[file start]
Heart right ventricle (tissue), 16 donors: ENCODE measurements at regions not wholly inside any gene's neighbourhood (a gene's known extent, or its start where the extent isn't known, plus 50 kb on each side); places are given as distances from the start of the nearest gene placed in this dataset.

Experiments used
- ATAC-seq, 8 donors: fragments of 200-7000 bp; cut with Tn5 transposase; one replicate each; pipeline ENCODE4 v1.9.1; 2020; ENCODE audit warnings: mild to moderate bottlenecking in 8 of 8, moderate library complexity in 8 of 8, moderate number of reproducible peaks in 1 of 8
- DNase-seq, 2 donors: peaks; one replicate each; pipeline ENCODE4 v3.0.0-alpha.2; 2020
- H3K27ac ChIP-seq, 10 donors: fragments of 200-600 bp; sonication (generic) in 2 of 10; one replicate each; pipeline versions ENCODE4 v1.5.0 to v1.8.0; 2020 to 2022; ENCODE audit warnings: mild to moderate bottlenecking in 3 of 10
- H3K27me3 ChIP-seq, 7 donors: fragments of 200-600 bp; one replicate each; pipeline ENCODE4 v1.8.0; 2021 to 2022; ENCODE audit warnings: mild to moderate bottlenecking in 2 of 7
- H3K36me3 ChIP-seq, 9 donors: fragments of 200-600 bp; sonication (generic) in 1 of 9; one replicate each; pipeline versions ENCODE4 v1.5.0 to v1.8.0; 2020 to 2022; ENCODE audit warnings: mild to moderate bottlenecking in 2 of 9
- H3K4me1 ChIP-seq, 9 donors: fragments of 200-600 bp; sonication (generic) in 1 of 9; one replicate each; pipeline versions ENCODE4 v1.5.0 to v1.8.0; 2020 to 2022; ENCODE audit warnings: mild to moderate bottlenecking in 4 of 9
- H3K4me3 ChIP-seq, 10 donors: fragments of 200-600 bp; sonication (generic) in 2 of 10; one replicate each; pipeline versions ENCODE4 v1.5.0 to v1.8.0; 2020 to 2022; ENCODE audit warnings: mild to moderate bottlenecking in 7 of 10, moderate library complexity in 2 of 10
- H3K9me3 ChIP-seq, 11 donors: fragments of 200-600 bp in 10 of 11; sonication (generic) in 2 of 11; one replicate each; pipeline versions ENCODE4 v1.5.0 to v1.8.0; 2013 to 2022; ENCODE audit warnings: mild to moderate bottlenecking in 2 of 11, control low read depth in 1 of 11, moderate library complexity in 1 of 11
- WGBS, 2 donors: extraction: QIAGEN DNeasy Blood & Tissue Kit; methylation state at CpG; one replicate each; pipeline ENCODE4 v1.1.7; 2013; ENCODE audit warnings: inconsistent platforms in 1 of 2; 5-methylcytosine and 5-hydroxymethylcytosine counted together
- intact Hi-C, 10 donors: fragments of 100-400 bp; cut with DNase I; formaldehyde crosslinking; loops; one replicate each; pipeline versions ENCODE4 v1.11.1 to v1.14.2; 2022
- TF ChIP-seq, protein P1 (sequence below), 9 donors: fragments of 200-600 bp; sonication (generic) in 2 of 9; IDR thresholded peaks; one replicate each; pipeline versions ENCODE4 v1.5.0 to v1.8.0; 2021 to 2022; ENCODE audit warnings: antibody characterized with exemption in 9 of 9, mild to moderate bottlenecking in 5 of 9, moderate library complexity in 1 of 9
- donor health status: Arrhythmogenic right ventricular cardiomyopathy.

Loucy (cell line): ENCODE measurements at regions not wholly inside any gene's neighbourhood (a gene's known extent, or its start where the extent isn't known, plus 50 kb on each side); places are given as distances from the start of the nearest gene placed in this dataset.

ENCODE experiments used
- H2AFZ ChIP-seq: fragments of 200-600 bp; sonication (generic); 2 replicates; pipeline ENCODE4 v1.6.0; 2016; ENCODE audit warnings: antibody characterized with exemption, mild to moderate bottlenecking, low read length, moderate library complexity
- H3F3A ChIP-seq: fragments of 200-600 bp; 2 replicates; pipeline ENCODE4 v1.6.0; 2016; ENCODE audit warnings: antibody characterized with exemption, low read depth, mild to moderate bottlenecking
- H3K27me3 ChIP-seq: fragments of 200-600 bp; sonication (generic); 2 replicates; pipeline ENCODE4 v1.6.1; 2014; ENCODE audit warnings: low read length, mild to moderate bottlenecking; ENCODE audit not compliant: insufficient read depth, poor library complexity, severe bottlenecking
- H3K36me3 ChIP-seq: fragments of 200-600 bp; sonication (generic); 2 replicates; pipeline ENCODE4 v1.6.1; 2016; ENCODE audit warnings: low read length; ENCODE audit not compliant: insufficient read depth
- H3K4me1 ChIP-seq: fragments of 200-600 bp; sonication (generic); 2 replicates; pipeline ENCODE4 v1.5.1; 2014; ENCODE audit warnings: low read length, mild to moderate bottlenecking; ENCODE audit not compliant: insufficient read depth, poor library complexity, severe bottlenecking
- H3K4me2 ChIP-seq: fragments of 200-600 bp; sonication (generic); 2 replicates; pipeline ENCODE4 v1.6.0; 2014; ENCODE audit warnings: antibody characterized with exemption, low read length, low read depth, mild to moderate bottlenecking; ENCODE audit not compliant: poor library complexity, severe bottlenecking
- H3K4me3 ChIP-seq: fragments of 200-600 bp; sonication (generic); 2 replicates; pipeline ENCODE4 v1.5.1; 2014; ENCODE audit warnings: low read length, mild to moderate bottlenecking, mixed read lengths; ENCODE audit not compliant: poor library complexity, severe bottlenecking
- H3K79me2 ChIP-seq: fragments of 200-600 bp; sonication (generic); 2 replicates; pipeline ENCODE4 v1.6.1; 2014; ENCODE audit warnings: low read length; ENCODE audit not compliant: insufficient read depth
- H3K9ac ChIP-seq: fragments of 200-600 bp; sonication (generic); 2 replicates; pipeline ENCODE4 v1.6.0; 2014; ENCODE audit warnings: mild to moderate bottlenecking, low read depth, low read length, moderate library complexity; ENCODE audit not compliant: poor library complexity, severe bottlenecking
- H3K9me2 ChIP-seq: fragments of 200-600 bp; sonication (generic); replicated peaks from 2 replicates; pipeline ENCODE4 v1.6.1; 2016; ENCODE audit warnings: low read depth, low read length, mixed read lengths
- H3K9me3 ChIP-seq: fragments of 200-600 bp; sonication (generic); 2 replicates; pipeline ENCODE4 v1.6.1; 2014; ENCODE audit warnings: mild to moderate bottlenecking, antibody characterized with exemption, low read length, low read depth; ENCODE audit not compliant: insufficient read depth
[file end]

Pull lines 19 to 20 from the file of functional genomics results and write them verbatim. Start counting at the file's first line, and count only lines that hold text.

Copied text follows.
- H3K27me3 ChIP-seq: fragments of 200-600 bp; sonication (generic); 2 replicates; pipeline ENCODE4 v1.6.1; 2014; ENCODE audit warnings: low read length, mild to moderate bottlenecking; ENCODE audit not compliant: insufficient read depth, poor library complexity, severe bottlenecking
- H3K36me3 ChIP-seq: fragments of 200-600 bp; sonication (generic); 2 replicates; pipeline ENCODE4 v1.6.1; 2016; ENCODE audit warnings: low read length; ENCODE audit not compliant: insufficient read depth